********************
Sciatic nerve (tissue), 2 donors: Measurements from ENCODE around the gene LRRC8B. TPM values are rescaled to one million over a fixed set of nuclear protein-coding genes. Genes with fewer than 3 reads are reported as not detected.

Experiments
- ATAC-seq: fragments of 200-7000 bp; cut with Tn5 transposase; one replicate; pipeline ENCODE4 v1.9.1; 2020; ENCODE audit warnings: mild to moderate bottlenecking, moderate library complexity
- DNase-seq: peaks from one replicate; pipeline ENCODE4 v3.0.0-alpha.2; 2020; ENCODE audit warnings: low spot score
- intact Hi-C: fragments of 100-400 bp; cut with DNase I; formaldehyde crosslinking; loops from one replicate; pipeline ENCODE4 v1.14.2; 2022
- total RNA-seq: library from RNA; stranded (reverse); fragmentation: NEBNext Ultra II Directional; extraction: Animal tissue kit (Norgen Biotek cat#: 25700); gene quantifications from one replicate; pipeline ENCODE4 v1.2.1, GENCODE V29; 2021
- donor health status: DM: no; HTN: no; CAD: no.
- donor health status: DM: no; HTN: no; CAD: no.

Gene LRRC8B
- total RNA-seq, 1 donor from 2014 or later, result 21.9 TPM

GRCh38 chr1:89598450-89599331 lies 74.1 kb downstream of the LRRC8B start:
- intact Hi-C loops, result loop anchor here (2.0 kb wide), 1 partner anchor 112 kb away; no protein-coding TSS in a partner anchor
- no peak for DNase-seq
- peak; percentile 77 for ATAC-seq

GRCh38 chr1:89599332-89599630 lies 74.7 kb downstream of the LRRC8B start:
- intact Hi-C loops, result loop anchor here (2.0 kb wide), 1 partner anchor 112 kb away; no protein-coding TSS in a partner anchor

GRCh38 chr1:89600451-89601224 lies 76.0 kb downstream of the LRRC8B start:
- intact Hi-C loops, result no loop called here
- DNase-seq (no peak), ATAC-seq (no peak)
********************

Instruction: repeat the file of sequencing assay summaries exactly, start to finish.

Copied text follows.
Sciatic nerve (tissue), 2 donors: Measurements from ENCODE around the gene LRRC8B. TPM values are rescaled to one million over a fixed set of nuclear protein-coding genes. Genes with fewer than 3 reads are reported as not detected.

Experiments
- ATAC-seq: fragments of 200-7000 bp; cut with Tn5 transposase; one replicate; pipeline ENCODE4 v1.9.1; 2020; ENCODE audit warnings: mild to moderate bottlenecking, moderate library complexity
- DNase-seq: peaks from one replicate; pipeline ENCODE4 v3.0.0-alpha.2; 2020; ENCODE audit warnings: low spot score
- intact Hi-C: fragments of 100-400 bp; cut with DNase I; formaldehyde crosslinking; loops from one replicate; pipeline ENCODE4 v1.14.2; 2022
- total RNA-seq: library from RNA; stranded (reverse); fragmentation: NEBNext Ultra II Directional; extraction: Animal tissue kit (Norgen Biotek cat#: 25700); gene quantifications from one replicate; pipeline ENCODE4 v1.2.1, GENCODE V29; 2021
- donor health status: DM: no; HTN: no; CAD: no.
- donor health status: DM: no; HTN: no; CAD: no.

Gene LRRC8B
- total RNA-seq, 1 donor from 2014 or later, result 21.9 TPM

GRCh38 chr1:89598450-89599331 lies 74.1 kb downstream of the LRRC8B start:
- intact Hi-C loops, result loop anchor here (2.0 kb wide), 1 partner anchor 112 kb away; no protein-coding TSS in a partner anchor
- no peak for DNase-seq
- peak; percentile 77 for ATAC-seq

GRCh38 chr1:89599332-89599630 lies 74.7 kb downstream of the LRRC8B start:
- intact Hi-C loops, result loop anchor here (2.0 kb wide), 1 partner anchor 112 kb away; no protein-coding TSS in a partner anchor

GRCh38 chr1:89600451-89601224 lies 76.0 kb downstream of the LRRC8B start:
- intact Hi-C loops, result no loop called here
- DNase-seq (no peak), ATAC-seq (no peak)